TV Nova claimed on Tuesday that Serbia and Montenegro is planning to complain to the Czech foreign ministry after the former commander of Albanian rebels in Kosovo was allowed to visit the Czech city of Ostrava. Former rebel commander Agim Ceku is now in charge of the Kosovo Protection Corps, and was in Ostrava to inspect a group of former KLA rebels being retrained as firemen under a UN-sponsored scheme. Rob Cameron reports.
Agim Ceku is the former commander of the Kosovo Liberation Army or KLA, the group which fought for independence from Serbia in the 1990s. The Serb authorities accuse the KLA of war crimes, and have issued an arrest warrant for Mr Ceku. However Mr Ceku is now leader of a UN-sponsored civil emergency body called the Kosovo Protection Corps. Former KLA rebels are being retrained as emergency workers, and one group is being trained by Czech firemen in Ostrava, north Moravia. Petr Vanek is the head of the Governor's Office at the Moravia-Silesia regional authority.
"The whole project of retraining KLA members into firemen and rescue personnel is organised and formed by the United Nations, and the whole project is under the direct auspices and patronage of the United Nations. On the Czech side the cooperating institutions are the Ministry of the Interior and the Ministry of Foreign Affairs. They provided the list of participants and the whole training was organised in training facilities owned by the Ministry of the Interior. So there's no direct involvement of the Moravia and Silesia region."
To see for himself how the training programme was progressing, Agim Ceku visited Ostrava in February. There he was shown the newly retrained firemen being put through their paces, and was also received by the deputy governor of the Moravia-Silesia region. Petr Vanek says as far regional officials were concerned, Mr Ceku was simply part of a visiting UN delegation.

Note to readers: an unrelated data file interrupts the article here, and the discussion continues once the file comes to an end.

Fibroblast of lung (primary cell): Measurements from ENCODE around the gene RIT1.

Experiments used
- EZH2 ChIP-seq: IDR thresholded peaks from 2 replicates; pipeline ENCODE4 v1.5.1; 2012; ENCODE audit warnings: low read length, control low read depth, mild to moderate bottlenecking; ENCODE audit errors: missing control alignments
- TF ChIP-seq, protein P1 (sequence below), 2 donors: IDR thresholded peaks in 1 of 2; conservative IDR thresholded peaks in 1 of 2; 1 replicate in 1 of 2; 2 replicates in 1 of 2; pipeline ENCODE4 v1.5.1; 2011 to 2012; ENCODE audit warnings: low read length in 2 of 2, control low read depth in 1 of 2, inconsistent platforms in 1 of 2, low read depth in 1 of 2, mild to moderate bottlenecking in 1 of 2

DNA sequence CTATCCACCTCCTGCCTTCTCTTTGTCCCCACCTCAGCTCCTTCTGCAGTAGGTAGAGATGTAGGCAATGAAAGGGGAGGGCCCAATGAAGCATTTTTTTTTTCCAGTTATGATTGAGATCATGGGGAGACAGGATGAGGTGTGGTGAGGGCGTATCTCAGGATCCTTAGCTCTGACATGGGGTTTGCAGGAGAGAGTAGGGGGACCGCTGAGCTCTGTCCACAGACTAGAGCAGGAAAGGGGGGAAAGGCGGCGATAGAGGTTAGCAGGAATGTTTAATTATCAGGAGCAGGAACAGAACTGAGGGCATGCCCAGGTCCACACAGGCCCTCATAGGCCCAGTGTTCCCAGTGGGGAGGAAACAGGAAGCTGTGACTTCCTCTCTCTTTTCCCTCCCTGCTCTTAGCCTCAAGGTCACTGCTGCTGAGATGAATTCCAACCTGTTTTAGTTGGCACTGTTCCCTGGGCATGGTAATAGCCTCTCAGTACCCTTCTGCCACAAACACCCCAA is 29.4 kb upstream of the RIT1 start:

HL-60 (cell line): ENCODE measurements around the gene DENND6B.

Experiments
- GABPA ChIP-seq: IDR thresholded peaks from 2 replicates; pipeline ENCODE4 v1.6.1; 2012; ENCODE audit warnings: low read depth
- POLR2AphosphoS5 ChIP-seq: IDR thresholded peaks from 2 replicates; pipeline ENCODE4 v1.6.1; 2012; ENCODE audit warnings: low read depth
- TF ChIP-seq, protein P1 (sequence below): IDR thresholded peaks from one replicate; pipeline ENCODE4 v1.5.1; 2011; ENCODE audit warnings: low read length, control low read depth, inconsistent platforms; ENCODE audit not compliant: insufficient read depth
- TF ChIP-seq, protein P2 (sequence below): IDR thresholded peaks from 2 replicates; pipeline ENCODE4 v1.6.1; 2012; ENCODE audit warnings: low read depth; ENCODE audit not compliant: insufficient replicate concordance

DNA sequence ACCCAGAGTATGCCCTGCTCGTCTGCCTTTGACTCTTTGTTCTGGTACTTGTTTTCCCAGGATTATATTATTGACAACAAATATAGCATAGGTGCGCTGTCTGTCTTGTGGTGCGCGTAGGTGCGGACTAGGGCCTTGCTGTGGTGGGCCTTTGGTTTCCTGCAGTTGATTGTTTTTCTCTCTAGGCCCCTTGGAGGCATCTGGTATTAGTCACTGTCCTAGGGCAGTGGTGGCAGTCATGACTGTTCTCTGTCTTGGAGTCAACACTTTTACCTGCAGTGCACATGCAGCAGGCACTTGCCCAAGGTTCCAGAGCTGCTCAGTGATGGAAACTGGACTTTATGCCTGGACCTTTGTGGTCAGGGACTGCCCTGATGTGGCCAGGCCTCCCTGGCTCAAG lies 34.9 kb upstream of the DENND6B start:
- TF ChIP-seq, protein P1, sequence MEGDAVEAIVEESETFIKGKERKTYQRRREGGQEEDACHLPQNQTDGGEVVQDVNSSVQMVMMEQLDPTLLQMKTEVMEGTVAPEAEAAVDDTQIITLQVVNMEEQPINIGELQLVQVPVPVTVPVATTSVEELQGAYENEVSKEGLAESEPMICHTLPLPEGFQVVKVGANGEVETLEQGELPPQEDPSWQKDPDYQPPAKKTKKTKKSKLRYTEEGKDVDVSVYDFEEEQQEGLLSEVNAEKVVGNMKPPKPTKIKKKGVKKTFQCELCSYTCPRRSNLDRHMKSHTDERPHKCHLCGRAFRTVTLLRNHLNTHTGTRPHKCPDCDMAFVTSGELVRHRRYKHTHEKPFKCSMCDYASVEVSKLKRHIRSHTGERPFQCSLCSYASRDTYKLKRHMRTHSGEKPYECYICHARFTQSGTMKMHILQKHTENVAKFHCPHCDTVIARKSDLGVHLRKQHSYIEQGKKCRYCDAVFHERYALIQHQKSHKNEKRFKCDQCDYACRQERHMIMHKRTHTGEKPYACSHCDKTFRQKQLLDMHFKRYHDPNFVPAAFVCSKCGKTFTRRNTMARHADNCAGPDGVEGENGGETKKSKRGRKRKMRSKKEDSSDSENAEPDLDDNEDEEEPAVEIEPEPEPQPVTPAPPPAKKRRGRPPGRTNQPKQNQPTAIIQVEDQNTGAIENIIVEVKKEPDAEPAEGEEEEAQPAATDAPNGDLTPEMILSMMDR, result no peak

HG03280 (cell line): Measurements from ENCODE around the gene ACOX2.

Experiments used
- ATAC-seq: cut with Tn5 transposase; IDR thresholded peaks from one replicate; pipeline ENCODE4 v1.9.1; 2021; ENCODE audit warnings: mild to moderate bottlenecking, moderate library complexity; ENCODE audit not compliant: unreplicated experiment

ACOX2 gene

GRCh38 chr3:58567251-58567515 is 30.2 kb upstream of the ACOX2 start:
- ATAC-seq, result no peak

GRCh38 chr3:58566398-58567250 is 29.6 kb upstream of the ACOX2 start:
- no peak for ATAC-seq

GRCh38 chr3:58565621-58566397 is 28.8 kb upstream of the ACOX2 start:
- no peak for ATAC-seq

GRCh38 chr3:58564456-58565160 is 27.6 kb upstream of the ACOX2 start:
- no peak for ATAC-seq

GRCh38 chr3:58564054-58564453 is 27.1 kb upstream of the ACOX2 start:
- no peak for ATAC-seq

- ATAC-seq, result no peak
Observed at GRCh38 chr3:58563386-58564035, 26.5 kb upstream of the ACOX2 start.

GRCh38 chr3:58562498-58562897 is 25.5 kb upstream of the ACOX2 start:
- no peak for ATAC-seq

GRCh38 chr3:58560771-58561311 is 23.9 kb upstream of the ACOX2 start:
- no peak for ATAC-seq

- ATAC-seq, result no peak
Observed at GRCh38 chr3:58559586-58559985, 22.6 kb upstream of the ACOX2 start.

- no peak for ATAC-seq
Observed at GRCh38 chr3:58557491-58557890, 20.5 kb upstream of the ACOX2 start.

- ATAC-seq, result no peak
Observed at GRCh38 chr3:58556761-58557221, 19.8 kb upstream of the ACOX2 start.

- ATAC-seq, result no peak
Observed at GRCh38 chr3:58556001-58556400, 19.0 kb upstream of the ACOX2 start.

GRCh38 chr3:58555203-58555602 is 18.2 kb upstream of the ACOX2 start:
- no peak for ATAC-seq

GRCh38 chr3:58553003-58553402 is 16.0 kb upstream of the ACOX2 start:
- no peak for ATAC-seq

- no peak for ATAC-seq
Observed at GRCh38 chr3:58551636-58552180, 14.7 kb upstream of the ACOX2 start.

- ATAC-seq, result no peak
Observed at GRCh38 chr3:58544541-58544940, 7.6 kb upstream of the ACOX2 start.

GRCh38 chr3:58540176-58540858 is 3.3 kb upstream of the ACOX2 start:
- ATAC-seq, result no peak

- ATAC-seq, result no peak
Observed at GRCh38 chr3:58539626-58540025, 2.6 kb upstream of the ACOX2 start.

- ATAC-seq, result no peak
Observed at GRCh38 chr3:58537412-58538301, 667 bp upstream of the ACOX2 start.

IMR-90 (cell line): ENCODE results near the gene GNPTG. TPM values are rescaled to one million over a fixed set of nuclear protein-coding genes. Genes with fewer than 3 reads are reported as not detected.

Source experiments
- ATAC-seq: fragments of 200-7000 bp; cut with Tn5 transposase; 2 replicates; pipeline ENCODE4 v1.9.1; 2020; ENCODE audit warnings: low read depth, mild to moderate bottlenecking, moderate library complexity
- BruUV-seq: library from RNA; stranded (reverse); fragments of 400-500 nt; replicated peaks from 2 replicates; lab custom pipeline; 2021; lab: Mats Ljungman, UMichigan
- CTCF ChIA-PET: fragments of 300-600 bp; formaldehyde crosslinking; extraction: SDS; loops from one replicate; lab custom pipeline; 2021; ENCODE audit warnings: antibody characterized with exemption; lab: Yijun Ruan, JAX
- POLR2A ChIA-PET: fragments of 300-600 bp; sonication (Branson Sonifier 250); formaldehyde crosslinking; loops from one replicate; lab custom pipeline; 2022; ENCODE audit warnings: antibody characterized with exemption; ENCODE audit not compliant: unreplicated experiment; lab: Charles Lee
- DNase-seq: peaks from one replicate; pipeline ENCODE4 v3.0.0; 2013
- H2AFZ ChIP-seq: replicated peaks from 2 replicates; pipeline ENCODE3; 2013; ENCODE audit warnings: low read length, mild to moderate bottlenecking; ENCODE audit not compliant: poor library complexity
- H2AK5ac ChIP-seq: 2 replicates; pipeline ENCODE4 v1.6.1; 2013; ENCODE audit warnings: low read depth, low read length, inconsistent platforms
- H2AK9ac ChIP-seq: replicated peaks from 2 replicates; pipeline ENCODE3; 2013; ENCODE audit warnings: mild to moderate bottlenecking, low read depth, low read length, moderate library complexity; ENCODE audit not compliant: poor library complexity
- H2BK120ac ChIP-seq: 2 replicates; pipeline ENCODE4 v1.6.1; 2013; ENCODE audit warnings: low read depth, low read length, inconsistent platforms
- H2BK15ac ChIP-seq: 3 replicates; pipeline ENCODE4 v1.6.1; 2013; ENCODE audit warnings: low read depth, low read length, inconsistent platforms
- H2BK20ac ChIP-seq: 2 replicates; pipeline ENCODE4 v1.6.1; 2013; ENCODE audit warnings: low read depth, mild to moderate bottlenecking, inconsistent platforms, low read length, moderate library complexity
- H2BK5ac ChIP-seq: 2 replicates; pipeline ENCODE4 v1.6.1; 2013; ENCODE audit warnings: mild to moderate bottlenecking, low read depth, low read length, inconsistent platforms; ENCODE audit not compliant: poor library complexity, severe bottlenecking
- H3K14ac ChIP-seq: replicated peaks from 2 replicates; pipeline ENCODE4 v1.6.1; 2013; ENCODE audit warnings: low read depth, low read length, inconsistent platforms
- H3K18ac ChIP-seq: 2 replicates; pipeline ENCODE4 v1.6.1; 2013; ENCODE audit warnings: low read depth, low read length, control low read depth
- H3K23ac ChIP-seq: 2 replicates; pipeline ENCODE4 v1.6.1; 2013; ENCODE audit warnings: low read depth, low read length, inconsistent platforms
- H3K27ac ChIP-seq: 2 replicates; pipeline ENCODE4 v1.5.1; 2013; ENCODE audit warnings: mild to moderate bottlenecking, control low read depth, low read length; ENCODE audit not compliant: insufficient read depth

"Mr Agim Ceku, the former KLA commander, was not listed among the participants. His visit was just an inspection and he was accompanied by two commissars from the United Nations. So nobody knew any details regarding his background, and it was just an official visit during the inspection of the facility, and there was a brief reception at the region. Mr Ceku was received by the deputy governor of the region."
TV Nova claimed the Embassy of Serbia and Montenegro is planning to file an official complaint with the Czech Foreign Ministry. A spokesman for the Ministry told Radio Prague whether Mr Ceku should have been allowed into the country or not was a matter for the Interior Ministry, not the Foreign Ministry. Interior Minister Stanislav Gross told TV Nova that Czech police were unaware Mr Ceku had entered the country because he was travelling on a Croatian passport, and under the name Agim Cek, not Ceku.
Remnants of medieval wall dating back to 1041 unearthed in Břeclav
Measures taken as over 60 percent of Czech Republic hit by extreme drought
Beer, schnitzel and mushroom picking – unique set of emojis captures Czech soul
Barbora Strýcová, 33, in “best form” ahead of Wimbledon semi-final against Serena Williams
Prague flats most expensive in Central Europe, in terms of average earnings